Center for International Forestry Research / Focali - Forest, Climate, and Livelihood Research Network / Food and Agriculture Organization of the United Nations / ForestTrends / International Centre for Integrated Mountain Development / International Union for Forest Research Organization / SIWI Swedish Water House / Swedish International Agricultural Network Initiative / Swedish University of Agricultural Sciences

Irrigating Forests with Wastewater - natural and effective water treament?

Sunday 27 August | 16.00-17.30 | Room: NL 357
©FAO/Rosetta Messori

Forests play a pivotal role for sustainable water supply. In drier climates, wastewater treatment and forests can benefit from each other. Treated wastewater is generally returned to waterways downstream, eventually entering our oceans. With growing water insecurity due to ecosystem degradation, climate change and increasing population and water demands, innovative water management solutions are needed.

What if we closed the cycle and forests were part of the water treatment process – returning water upstream to be filtered through natural processes and to recharge groundwater and aquifers to be used again?

Successful examples from North and South Africa, and United States - where wastewater is recirculated and cost- efficiently used to irrigate forests - will forward the discussion on water management solutions in areas facing water challenges. The increasing requirement of rural and peri-urban landscapes to be “multi-functional” - meeting commercial production needs, fulfilling conservation targets and addressing socio-economic needs of local stakeholders - will set the frame for an interactive dialogue between organizers, invited speakers and the audience.

Programme

16:00 Welcome
  • Lotta Samuelson, SIWI Swedish Water House

16:05 Keynote
Eduardo Mansur, FAO 

16:15 Keynote
Akissa Bahri, INAT 

 16:25 Case Studies


South Africa
  • Jay Baghwan, WRC 

United States 

  • Jan Cassin, Forest Trends 

North Africa 

  • Elaine Springgay, FAO

16:40 World Café: Learn more by discussing the cases with the presenters

17:10 Wrap-up: How can wastewater be better integrated into forest management?

17:25 Concluding remarks

Anders Malmer, Director, SLU Global

17:30 Close of session


Conclusion

This August, world leaders, water experts, development professionals and policy-makers gathered in Stockholm for a week-long meeting focused on finding ways to better use, and reuse, the world’s increasingly scarce fresh water. World Water Week events draw over 3,000 participants from nearly 130 countries with the 2017 theme being, “Water and waste: Reduce and reuse”. To keep forests and the important role they play within the discourse of the water sector, FAO, SIWI, CIFOR, SIANI, Forest Trends, IUFRO, Focali, The Swedish Forest Agency, and SLU joined to discuss ‘Irrigating Forests with wastewater: Natural and effective water treatment?’

The event opened with keynote speeches by Eduardo Mansur, Director, Land and Water Division, FAO and Akissa Bahri, National Agricultural Institute of Tunisia, who provided overviews of the importance of irrigating forests with wastewater to address global issues of water scarcity and environmental degradation. They discussed the benefits this practice could provide for dryland regions in efforts to combat desertification. Water optimization, potential for nutrient recycling and forests filtering wastewater were stressed as effective climate change adaptation strategies. “Wastewater has huge untapped potential for resource recovery and reuse!”, emphasized Ms. Bahri, adding, “Globally, about 300 km3 of municipal wastewater are generated each year. Theoretically, this wastewater could be used to irrigate more than 40 Mha of land, provide free fertilizer application, and provide electricity to about 130 million households”. Wastewater use in planted forests and agroforestry raised concern about public and environmental health and food safety issues, which were validated by the speakers who agreed dealing with the risks and applying wastewater safely would be essential, but that this did not hinder its application and that forests and agroforestry systems are often safer than traditional crops.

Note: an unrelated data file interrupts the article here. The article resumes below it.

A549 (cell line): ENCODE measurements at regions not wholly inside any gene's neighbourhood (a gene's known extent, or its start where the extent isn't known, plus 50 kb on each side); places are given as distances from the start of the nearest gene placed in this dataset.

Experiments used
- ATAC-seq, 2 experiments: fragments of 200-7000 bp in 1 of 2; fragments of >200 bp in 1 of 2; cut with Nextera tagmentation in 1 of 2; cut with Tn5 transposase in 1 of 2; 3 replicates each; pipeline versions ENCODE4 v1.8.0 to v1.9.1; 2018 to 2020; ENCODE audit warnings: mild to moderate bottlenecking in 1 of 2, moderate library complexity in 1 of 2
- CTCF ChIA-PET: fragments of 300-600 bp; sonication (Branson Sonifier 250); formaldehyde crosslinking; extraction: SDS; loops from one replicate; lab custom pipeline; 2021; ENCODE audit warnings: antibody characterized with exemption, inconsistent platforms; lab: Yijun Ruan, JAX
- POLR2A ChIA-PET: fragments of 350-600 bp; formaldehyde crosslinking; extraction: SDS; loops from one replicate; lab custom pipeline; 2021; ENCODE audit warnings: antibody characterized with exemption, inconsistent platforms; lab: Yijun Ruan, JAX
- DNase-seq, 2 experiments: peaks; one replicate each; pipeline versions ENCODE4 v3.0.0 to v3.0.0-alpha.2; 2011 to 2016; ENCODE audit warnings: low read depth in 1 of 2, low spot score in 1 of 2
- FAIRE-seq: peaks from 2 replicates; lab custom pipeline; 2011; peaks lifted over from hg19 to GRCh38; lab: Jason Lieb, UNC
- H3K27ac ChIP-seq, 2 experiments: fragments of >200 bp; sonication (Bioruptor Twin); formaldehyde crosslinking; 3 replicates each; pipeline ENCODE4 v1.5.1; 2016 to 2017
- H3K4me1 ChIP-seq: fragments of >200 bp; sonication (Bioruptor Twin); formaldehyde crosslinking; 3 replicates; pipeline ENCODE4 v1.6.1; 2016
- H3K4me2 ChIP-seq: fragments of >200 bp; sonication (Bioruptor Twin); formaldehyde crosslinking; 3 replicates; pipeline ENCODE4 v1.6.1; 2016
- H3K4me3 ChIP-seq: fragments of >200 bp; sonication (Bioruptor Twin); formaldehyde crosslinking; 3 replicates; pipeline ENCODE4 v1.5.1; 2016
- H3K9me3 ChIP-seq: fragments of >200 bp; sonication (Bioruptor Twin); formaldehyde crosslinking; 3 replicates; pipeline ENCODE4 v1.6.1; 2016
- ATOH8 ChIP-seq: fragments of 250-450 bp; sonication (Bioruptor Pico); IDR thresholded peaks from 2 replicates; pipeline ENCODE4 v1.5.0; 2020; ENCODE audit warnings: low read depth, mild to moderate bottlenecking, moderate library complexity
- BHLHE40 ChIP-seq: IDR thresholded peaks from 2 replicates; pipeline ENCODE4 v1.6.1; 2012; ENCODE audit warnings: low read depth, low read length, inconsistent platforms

Short presentations of case studies followed the keynote speeches: Elaine Springgay, FAO, “Greening the forest” in North Africa; Jay Bagwan, WRC presents “Experimenting with faecal sludge in South Africa” and Anders Finnson presenting the Swedish REVAQ wastewater certification scheme, provided further understanding of the potential. Participants were invited to move around the room and learn more about the cases directly from the presenters; each providing unique perspectives and applications. Case studies equally highlighted the benefits, safety concerns and the need for broad stakeholder engagement. The conversations were highly engaging due to the controversial aspects of wastewater, and because many of the World Water Week participants were unfamiliar with forest and water linkages, and the application of treated wastewater for forests.

Resources